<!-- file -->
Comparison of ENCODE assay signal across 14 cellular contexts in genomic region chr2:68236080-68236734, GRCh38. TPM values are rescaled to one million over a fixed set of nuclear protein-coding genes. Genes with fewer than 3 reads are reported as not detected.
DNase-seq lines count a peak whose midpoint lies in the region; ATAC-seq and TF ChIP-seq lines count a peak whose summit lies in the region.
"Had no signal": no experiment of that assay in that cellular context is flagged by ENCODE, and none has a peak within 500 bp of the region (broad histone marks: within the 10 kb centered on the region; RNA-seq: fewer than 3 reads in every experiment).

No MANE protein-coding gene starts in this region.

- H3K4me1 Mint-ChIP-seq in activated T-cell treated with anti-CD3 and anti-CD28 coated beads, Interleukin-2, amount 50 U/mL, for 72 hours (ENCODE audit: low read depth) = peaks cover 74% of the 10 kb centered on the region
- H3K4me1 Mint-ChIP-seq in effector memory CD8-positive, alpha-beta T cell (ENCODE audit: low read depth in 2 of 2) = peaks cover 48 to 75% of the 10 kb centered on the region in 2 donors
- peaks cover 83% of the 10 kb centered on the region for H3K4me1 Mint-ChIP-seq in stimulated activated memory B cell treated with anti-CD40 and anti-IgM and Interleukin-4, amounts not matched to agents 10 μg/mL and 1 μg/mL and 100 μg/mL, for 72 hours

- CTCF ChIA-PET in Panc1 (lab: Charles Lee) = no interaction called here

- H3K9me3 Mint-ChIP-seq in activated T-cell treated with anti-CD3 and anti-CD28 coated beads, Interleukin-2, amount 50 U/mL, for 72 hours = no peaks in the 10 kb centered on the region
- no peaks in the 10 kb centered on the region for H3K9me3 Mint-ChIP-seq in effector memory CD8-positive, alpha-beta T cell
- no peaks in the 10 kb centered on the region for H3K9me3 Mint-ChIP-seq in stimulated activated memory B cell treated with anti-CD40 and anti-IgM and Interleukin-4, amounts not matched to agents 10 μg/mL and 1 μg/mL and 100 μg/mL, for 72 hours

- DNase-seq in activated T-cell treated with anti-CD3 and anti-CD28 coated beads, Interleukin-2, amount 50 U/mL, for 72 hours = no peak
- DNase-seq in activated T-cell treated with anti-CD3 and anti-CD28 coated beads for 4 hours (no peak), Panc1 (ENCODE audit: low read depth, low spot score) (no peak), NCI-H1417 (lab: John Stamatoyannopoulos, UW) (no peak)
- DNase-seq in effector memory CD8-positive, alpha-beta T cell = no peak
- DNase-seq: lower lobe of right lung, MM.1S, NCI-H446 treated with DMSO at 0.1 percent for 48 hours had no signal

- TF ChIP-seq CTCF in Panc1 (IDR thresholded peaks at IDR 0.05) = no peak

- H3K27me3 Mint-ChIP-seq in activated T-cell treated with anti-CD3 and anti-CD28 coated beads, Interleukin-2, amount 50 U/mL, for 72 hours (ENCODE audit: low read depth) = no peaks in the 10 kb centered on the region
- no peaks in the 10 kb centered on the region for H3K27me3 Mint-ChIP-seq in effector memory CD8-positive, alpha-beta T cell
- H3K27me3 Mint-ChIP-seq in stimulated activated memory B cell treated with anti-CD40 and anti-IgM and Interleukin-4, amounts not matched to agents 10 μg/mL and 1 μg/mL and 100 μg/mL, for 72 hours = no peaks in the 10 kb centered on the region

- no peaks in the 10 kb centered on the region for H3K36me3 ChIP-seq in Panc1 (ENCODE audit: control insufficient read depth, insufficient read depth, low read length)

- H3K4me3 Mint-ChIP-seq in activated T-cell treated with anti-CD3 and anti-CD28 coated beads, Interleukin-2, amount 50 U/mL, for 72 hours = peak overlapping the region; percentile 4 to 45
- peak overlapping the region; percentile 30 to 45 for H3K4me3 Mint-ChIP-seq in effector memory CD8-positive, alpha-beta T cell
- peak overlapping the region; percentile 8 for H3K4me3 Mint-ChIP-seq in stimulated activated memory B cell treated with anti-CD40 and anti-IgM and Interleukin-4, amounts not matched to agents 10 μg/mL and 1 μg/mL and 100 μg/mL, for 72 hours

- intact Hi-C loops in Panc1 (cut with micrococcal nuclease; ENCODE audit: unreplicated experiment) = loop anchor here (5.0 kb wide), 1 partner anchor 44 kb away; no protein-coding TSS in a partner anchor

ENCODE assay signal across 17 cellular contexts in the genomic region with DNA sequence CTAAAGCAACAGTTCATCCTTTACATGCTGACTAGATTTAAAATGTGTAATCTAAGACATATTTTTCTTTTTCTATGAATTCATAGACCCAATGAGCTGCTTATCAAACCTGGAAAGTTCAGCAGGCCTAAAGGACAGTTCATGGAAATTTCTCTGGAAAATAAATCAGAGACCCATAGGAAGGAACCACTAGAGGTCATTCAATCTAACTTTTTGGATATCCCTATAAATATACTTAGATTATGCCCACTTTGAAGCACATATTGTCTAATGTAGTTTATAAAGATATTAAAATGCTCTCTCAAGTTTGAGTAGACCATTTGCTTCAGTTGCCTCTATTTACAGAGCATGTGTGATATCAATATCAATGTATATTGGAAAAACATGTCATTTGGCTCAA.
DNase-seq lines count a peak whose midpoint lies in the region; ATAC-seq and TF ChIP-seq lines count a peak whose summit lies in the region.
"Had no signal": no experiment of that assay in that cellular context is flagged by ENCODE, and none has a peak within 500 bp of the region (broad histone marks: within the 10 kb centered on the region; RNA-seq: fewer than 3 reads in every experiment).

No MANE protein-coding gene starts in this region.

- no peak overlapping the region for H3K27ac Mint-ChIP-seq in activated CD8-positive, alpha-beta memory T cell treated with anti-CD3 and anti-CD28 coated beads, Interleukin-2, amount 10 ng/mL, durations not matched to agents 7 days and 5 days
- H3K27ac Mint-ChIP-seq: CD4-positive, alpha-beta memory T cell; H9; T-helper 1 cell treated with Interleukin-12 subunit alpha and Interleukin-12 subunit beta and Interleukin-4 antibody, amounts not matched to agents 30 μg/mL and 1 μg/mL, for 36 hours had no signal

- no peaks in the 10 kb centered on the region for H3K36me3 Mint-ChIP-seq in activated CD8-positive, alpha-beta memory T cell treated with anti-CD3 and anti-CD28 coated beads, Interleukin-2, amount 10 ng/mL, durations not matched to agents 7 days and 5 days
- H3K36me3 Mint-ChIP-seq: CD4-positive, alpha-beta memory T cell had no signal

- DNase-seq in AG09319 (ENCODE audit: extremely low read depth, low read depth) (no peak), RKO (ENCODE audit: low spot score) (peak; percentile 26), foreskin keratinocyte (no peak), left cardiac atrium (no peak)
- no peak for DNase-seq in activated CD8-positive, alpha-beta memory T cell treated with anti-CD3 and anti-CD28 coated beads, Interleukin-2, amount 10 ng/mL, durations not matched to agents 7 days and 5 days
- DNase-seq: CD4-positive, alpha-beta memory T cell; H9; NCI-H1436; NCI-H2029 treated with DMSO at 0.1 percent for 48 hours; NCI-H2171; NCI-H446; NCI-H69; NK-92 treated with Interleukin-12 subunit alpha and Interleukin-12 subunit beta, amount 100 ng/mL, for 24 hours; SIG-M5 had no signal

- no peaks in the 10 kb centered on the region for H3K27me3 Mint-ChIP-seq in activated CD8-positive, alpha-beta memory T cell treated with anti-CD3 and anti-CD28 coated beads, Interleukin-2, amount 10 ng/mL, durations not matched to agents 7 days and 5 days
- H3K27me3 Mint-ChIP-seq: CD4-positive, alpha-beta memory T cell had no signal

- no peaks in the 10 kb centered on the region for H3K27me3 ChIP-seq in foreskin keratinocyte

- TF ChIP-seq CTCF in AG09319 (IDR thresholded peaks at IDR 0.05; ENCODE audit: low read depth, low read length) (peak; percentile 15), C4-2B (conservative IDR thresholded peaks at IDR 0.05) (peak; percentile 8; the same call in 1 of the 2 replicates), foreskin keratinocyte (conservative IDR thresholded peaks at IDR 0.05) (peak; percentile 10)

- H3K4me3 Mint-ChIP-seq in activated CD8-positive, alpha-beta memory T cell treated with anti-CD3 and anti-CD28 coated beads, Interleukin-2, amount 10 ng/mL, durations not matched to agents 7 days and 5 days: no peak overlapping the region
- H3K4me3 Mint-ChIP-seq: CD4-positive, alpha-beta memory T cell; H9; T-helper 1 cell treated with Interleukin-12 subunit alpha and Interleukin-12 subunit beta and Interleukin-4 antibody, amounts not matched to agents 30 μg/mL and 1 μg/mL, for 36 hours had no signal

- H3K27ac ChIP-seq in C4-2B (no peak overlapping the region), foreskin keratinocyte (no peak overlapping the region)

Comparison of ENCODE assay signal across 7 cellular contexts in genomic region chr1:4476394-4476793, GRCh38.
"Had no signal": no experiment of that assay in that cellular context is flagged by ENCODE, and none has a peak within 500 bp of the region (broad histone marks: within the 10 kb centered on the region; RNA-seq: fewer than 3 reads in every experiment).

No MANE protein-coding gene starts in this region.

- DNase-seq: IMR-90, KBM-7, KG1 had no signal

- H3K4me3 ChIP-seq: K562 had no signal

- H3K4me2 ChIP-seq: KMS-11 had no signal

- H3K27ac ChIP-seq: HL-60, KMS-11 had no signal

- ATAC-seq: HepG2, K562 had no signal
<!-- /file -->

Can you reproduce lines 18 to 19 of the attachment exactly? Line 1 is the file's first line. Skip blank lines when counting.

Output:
- no peaks in the 10 kb centered on the region for H3K27me3 Mint-ChIP-seq in effector memory CD8-positive, alpha-beta T cell
- H3K27me3 Mint-ChIP-seq in stimulated activated memory B cell treated with anti-CD40 and anti-IgM and Interleukin-4, amounts not matched to agents 10 μg/mL and 1 μg/mL and 100 μg/mL, for 72 hours = no peaks in the 10 kb centered on the region